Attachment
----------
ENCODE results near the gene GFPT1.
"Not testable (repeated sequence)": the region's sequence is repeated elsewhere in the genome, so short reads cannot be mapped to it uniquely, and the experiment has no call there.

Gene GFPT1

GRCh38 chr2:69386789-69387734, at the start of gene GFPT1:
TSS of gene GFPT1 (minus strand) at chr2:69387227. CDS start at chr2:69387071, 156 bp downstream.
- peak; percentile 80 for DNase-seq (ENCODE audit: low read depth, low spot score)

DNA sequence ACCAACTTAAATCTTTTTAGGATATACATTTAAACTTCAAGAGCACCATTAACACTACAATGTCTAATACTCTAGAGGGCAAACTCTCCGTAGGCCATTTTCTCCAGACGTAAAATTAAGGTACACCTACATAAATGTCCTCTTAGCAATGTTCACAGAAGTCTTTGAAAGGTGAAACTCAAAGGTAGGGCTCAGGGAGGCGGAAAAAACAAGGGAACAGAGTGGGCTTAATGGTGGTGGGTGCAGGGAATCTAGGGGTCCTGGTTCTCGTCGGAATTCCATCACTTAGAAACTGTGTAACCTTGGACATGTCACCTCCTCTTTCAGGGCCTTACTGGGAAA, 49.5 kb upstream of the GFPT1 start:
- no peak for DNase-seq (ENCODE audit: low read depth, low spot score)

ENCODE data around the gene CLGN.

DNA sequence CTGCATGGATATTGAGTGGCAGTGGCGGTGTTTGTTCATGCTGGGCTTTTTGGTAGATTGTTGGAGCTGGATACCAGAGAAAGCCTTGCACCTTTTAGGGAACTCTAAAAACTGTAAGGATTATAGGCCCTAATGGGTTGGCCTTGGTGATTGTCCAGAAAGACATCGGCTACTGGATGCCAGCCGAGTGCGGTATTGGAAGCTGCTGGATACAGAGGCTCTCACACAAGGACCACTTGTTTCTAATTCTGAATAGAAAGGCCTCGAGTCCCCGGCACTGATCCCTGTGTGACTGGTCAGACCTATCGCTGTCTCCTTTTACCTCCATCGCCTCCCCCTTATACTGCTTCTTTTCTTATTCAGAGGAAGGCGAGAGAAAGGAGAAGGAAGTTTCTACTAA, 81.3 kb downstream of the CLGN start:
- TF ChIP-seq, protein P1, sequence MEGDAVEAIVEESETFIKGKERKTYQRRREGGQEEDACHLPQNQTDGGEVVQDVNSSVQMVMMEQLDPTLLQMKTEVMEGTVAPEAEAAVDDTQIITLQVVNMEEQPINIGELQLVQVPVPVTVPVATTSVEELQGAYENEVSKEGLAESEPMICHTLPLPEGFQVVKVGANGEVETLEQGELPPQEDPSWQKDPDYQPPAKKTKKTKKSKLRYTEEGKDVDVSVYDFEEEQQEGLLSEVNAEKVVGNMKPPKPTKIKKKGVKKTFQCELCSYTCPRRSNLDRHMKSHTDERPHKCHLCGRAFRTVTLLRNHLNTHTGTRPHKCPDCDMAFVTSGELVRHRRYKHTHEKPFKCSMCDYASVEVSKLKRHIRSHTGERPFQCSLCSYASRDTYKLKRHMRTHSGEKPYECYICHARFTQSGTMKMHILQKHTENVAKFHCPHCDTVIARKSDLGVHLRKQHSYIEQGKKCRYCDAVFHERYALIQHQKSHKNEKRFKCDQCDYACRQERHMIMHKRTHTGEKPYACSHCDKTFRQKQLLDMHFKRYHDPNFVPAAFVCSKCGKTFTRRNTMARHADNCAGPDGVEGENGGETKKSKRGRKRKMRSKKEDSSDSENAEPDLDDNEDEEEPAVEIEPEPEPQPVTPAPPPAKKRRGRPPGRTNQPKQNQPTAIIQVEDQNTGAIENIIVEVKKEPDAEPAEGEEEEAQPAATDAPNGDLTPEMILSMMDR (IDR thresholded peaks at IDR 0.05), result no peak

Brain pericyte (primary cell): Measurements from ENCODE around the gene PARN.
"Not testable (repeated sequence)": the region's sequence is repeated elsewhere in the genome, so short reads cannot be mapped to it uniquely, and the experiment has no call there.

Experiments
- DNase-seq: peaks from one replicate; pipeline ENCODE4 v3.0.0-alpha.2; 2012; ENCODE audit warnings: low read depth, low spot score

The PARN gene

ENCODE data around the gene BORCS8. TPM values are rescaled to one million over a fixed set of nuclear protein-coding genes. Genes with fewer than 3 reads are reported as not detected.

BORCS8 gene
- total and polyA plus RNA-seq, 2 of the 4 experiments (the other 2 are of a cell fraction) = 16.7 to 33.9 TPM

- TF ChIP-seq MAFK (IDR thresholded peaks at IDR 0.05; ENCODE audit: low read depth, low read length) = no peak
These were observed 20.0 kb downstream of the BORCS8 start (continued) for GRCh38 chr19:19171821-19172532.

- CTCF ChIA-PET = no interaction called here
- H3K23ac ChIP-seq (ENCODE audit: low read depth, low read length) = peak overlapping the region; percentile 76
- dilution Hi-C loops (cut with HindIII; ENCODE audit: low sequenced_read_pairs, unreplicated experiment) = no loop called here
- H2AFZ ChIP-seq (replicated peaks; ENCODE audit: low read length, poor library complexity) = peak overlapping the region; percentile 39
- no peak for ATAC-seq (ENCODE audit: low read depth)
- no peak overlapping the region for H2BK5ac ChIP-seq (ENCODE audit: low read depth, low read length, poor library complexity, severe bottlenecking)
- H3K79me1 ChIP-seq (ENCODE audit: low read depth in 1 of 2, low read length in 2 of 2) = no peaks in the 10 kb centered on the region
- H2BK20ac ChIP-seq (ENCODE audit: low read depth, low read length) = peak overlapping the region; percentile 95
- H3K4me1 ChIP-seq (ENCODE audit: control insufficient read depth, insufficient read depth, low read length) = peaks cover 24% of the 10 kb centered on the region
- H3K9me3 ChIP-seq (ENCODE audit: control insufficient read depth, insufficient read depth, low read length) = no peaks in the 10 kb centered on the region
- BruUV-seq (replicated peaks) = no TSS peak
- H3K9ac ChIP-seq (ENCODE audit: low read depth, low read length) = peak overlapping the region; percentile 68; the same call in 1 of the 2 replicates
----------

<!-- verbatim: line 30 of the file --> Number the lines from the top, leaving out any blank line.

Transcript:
- H3K4me1 ChIP-seq (ENCODE audit: control insufficient read depth, insufficient read depth, low read length) = peaks cover 24% of the 10 kb centered on the region